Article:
3) Write it down: Until you write it down, a goal is just a wish, “One of the most powerful of all methods for implanting a goal into your subconscious mind”- is to write it out clearly, vividly, in detail, exactly as you would like to see it in reality. In this stage, don’t worry about how the goal will be achieved. Just focus on getting the description of what you want exactly right. Make it specific. Describe how the achieved goal looks, feels, and refine it until you have created is complete and accurate.
4) Make a list:  of all the ways that you will benefit from achieving your goal. Your motivation is fueled by your motives, try to focus on intrinsic motivators – the factors that line up with your own internal compass, and not the values and priorities of others. How will achieving your goal serve you and the things that matter most to you? What pleasures and opportunities will it bring? How will it remove roadblocks to success, enhance your life, and further your purpose? “If your reasons are big enough, your belief solid enough and your desire intense enough “nothing can stop you.”
5) Analyze your position: Now that you’re totally clear about where you’re going, take a moment and get oriented to where you’re at. Document your starting point with some tangible evidence. “That the clearer you are about where you are coming from and where you are going, the more likely it is that you will end up where you want to be.”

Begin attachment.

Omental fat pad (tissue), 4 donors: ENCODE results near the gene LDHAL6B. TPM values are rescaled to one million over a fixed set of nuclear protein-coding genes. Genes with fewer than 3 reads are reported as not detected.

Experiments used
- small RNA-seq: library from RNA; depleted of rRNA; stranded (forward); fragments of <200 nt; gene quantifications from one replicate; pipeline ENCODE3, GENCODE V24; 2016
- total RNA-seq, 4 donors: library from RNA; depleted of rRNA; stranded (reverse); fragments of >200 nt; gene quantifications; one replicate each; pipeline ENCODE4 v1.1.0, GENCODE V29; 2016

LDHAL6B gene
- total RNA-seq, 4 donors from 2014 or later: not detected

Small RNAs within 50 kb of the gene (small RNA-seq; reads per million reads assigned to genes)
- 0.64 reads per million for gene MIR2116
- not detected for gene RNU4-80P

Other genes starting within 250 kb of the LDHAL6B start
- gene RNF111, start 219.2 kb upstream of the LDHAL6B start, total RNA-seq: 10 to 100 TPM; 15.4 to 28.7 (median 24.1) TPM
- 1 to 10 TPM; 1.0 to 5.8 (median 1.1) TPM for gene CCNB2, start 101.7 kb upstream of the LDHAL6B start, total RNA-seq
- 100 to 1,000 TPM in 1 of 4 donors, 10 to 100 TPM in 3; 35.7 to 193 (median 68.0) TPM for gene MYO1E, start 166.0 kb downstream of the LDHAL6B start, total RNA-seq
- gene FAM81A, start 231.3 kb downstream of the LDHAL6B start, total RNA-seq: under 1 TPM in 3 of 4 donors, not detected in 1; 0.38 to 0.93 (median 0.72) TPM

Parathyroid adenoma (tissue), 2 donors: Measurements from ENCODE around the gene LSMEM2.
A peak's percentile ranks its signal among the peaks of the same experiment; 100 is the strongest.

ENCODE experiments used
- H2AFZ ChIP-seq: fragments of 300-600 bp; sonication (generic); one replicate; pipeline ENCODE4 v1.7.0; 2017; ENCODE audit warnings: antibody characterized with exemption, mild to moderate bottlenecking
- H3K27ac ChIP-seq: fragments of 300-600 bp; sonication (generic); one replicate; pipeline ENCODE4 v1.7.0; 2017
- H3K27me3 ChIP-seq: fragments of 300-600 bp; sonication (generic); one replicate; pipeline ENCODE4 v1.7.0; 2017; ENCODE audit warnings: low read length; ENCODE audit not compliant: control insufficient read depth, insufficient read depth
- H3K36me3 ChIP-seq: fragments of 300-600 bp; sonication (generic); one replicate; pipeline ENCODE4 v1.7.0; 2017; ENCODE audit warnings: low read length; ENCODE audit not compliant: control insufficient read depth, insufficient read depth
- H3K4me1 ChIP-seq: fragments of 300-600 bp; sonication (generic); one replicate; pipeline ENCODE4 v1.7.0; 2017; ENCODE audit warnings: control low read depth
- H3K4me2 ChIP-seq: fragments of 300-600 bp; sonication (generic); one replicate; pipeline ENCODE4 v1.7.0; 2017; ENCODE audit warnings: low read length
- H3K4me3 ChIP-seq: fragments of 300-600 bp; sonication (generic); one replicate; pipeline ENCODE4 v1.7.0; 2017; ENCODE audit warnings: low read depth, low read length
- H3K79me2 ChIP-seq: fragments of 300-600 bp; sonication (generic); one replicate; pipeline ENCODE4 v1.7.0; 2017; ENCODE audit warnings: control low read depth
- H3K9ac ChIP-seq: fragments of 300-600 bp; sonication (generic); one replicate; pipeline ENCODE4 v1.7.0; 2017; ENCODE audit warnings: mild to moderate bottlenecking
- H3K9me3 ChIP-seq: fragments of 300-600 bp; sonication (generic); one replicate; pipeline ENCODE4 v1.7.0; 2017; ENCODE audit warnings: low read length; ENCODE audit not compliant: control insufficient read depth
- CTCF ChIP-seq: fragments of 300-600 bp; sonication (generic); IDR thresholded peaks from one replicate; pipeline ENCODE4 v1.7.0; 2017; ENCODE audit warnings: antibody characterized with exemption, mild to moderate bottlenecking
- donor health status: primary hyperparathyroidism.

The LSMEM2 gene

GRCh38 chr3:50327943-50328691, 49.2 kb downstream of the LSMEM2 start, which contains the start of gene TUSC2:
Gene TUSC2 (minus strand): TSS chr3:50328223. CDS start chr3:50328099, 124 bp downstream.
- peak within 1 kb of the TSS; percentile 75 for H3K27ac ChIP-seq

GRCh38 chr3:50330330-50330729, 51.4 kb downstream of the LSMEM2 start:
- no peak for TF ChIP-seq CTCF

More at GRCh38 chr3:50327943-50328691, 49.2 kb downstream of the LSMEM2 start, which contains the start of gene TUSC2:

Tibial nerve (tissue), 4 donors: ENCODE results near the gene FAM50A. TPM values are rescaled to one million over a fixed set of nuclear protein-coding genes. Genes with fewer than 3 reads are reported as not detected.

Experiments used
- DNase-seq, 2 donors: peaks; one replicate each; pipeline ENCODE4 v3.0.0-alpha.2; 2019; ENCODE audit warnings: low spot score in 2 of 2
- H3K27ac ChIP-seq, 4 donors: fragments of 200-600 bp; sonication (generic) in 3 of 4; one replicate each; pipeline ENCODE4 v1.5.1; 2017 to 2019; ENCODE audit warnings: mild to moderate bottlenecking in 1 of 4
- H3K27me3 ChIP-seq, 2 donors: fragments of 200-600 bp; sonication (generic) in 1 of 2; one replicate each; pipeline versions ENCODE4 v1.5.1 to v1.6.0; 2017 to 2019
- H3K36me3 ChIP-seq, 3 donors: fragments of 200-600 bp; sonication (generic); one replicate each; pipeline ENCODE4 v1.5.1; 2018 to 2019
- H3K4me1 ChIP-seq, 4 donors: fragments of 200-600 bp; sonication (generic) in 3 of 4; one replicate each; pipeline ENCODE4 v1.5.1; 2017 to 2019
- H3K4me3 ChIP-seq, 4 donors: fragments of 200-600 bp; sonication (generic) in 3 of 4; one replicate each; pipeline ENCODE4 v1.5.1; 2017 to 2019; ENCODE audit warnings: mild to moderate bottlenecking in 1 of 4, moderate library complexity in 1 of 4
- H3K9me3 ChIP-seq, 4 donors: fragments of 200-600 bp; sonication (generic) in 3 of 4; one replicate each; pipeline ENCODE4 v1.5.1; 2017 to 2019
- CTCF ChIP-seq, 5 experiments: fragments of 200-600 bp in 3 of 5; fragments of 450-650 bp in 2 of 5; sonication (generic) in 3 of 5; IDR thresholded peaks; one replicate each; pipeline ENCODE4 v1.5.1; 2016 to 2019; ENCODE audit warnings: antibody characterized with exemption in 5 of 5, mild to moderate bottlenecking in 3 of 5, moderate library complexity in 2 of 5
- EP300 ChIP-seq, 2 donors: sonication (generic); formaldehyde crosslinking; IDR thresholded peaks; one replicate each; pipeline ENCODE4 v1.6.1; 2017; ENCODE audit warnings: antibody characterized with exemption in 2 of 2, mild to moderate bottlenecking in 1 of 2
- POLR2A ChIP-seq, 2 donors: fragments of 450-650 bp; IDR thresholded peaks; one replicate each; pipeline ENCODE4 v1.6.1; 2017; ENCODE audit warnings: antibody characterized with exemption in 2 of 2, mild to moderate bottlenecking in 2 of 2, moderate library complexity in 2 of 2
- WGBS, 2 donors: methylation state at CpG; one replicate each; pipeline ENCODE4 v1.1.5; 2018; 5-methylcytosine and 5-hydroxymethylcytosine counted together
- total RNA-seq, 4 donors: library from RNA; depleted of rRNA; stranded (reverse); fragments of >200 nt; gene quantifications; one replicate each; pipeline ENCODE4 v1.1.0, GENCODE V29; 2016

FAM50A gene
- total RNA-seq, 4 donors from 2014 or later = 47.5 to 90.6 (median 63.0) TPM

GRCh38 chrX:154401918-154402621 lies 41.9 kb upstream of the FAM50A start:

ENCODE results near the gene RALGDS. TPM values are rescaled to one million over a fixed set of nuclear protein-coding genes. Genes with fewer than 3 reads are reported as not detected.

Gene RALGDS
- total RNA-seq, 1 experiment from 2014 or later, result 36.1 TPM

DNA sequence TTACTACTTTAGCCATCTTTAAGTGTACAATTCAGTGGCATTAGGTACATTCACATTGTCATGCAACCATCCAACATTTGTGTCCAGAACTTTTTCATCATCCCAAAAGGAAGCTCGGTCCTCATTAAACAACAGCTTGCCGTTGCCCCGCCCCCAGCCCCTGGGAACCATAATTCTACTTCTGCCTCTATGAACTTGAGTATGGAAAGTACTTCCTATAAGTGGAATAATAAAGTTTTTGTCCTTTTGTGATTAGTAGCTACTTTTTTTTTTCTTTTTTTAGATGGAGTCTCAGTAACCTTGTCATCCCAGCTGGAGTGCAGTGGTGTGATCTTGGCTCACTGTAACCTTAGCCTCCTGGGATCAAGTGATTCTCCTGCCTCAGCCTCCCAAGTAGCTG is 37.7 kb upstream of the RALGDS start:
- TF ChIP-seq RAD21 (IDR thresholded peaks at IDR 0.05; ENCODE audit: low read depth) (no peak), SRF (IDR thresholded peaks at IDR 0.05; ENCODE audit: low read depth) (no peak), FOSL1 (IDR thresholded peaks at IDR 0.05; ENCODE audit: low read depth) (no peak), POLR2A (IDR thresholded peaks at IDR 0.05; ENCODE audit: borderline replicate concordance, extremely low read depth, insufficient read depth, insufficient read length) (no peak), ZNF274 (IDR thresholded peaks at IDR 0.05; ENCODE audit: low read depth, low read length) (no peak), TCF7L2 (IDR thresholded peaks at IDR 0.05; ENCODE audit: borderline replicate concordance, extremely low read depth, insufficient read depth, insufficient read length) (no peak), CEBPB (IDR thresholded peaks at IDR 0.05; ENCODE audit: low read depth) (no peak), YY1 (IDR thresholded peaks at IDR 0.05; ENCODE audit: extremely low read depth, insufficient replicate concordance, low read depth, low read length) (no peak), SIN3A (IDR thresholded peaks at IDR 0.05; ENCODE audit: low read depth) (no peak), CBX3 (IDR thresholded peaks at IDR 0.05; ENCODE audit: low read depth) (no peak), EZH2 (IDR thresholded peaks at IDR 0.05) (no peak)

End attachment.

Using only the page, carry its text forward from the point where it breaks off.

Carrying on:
6) Set a deadline: Break long-term goals into 90-, 60- and 30-day sub-goals. To do this, you’ll need to think through the process by which your goal will be achieved and also what a realistic rate of change might look like. Using “back from the future” thinking: “Project yourself forward in your mind to your complete goal, and then look back to where you are today. Imagine the steps that you would have taken to get from where you are now to where you want to be in the future.” Make the steps measurable and actionable.
7) Make a list of all the obstacles: that stand between you and the accomplishment of your goal. Getting honest about major and minor obstacles also helps you take ownership of factors in your life that you might prefer to ignore – factors that may well be holding you back in multiple areas. organizing your list of obstacles in order of importance and then identifying the single biggest obstacle or “rock” in your way.